What waste is produced as a result of obtaining or using geothermal energy?
Using geothermal energy may cause emissions of gases into the atmosphere. The amount of gases emitted into the atmosphere depends on the technology used within a hydrothermal energy plant. Hydrothermal plants produce geothermal energy.
Geothermal energy is produced by heat energy stored within the Earth (“geo” = Earth, "thermal" = heat). Hydrothermal energy plants reside over or near locations where molten rock heats water that is close to the Earth’s crust. Although the technology used amongst various hydrothermal energy plants varies, most use this hot water to spin a turbine that generates energy.
Hydrothermal plants can have closed-loop or open-loop water systems. Closed-loop systems contain the water and steam that is extracted from the geothermal reservoir within steel casings. Therefore, closed-loop systems do not expose gases that are extracted from the reservoir to the atmosphere. Instead, the gases and water are returned back to the ground after the heat is used for energy.
Open-loop systems do not contain the water and steam as well. As a result, carbon dioxide, methane, boron, hydrogen sulfide, ammonia, and other gases are emitted into the atmosphere. Such emissions may contribute to global warming and/or acid rain.
Geothermal energy generation facilities operate by extracting hot water from the ground. The extracted water can contain large quantities of sulfur, salt, and a myriad of other chemicals. Generally, the system through which this is done also involves pumping the water, after having been utilized for energy generation, back into subterranean containment tanks. This is done to prevent any contamination of the surrounding grounds. Thus far, there have been no reported breaches of these containers, but it remains a possibility.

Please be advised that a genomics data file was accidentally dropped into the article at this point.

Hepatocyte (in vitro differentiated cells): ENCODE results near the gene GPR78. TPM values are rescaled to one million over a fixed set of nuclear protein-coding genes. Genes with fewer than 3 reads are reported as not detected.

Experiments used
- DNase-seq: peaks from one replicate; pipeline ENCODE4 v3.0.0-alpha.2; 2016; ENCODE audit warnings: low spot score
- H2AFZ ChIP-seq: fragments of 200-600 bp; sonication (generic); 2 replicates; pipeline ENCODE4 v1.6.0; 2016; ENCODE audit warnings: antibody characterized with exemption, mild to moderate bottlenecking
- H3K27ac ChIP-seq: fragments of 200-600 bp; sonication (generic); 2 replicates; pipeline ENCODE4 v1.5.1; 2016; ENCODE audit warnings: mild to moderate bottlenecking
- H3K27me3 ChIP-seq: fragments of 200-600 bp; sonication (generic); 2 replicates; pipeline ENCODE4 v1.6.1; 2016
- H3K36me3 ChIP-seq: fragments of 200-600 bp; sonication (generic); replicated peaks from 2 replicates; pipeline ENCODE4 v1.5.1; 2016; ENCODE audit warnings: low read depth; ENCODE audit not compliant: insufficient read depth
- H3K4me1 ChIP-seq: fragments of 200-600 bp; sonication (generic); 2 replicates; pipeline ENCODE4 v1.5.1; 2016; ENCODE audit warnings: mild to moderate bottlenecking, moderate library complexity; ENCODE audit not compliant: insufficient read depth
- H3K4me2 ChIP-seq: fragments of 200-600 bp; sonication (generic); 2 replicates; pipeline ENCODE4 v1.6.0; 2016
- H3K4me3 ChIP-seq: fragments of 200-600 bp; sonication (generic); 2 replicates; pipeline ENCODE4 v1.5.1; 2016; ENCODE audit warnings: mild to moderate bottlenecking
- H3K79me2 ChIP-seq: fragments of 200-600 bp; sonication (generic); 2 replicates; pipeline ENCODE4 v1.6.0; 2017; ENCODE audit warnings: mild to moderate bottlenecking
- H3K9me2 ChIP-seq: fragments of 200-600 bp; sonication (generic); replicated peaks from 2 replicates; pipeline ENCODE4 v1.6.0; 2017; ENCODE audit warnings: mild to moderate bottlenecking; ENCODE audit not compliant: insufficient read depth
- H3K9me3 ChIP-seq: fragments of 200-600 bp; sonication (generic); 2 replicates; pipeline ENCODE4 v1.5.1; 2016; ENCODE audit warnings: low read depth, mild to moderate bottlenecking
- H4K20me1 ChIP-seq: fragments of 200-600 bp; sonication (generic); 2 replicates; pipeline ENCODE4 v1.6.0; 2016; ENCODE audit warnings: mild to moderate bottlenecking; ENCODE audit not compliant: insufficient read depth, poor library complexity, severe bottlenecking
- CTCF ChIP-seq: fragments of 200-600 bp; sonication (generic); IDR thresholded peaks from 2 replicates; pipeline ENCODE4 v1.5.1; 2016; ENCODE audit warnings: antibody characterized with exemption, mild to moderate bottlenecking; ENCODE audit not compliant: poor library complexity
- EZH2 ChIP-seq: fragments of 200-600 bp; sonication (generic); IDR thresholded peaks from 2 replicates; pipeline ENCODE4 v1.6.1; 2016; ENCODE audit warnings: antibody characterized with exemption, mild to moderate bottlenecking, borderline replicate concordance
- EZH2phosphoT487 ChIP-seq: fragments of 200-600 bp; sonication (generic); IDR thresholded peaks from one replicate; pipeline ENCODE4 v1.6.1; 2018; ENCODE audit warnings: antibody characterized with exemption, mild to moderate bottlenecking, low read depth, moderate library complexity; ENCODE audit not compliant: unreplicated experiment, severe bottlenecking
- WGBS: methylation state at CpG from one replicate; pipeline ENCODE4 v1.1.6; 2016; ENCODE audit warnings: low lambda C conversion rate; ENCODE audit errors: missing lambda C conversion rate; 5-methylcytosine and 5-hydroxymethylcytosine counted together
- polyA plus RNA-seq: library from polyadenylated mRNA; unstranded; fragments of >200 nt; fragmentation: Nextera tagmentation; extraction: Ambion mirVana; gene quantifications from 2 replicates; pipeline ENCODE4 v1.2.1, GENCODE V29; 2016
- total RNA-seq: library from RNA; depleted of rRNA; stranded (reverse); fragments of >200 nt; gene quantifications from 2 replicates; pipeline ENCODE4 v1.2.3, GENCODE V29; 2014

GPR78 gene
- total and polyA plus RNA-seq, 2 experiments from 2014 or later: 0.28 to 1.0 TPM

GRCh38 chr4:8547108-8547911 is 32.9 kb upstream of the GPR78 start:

Additionally, water is required to cool the generators. This water is drawn from a reservoir, put to use as a coolant through which some of it is lost as steam and then finally recycled back into the original reservoir. The water contained in these reservoirs is not clean water, but no less does not contain any additional contaminants. In some cases these reservoirs use processed waste water.
As for atmospheric impacts, if a geothermal facility is using a closed loop system all gasses removed from the ground are returned, rendering no affect on the air. Other facilities release the extracted gas, after processing, directly into the air. This released gas contains a myriad of "not-so-great" substances, particularly sulfur dioxide. Scrubbers can be implemented to filter the expelled gas but this process produces a toxic mixture of water, mercury, nickel, arsenic and other metals. This toxic waste is disposed of at a dedicated waste containment facility.